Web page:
Abstract: A summary of an article, found at the beginning of the article.
Atrium: The entrance of Waldo Library has an atrium, a room with a dome-shaped, high ceiling with glass
Bibliography: A list of citations that identifies the sources of information in a paper.
Call Number: A series of letters and numbers to help identify and locate a book. See How to Read a Call Number.
Check out or Borrow a book: You can use your Bronco Card to take a book out of the library for a period of time.
Citation: Identifies all of the critical information of a source including title, author, place of publication, date of publication.
Course Reserves: Materials that are placed on hold by professors at the User Services Desk in the Atrium.
Database: An online collection of articles and abstracts.
Due Date: The date when you need to return an item to the library.
Full-text: The complete article online as opposed to just the abstract. It may be a .pdf or an html.
Graded Reader: Easy to read books for learners of English.
Index: A list found at the back of a book that lists the topics that are covered in the book.
Interlibrary Loan (ILL): A service to get items from other libraries if WMU does not own it.
Journal: A journal is an academic publication that contains articles. It usually comes out monthly or quarterly. Can also be called a periodical or serial.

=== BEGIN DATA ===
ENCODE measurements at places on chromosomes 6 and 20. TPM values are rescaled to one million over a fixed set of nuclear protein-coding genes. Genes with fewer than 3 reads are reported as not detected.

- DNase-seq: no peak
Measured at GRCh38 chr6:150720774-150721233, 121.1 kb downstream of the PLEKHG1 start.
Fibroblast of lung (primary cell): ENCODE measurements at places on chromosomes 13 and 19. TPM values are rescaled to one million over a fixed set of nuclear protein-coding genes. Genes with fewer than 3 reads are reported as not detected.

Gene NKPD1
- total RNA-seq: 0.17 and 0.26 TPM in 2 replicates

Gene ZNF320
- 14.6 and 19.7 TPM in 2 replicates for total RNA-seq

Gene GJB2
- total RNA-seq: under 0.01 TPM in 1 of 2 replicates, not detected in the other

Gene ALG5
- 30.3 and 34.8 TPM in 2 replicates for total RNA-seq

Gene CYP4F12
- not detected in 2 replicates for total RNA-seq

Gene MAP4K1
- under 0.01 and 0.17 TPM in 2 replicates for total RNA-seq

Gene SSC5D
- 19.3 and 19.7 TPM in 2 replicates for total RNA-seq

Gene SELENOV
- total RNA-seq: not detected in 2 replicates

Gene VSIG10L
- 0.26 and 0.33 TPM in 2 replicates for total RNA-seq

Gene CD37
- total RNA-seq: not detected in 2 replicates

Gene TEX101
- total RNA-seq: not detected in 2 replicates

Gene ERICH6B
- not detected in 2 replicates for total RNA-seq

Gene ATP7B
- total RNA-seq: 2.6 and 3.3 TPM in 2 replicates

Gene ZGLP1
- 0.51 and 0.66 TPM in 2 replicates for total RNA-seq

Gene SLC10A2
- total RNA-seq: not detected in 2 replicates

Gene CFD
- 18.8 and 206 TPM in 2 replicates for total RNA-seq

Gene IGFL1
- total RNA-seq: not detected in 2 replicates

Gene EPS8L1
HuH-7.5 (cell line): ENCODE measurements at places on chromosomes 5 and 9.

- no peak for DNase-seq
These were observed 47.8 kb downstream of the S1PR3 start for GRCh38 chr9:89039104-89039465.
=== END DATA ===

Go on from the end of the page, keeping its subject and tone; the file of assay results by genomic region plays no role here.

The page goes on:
Keyword: Words you use to search for articles.
Monograph: Another word for book." Mono" meaning one, indicates that it has one publication and is not a serial or periodical.
Peer-reviewed article: Scholarly articles reviewed by experts in the field evaluate for quality and validity before it is published.
Periodical: A publication (magazine or journal) that comes out on a regular basis such as weekly, monthly, or quarterly.
Primary Source: An original source of information produced at the time of an event, such as an interview, sound recording, diary, or photograph.
Scholarly article: Written by a researcher or expert in the field, often affiliated with a college or university. Includes footnotes and/or a bibliography and may include graphs or charts as illustrations.
Secondary Source: A source of information produced some time after the original event that draws on primary sources for information. It could also be an analysis of a primary source.
Stacks: Bookshelves. Use the floor plans to see where you can locate a particular call number.
Subject Headings: Established words or phrases for a subject. They tell you what the resource is about.
Volume: A collection of journal issues, usually by year is called a volume.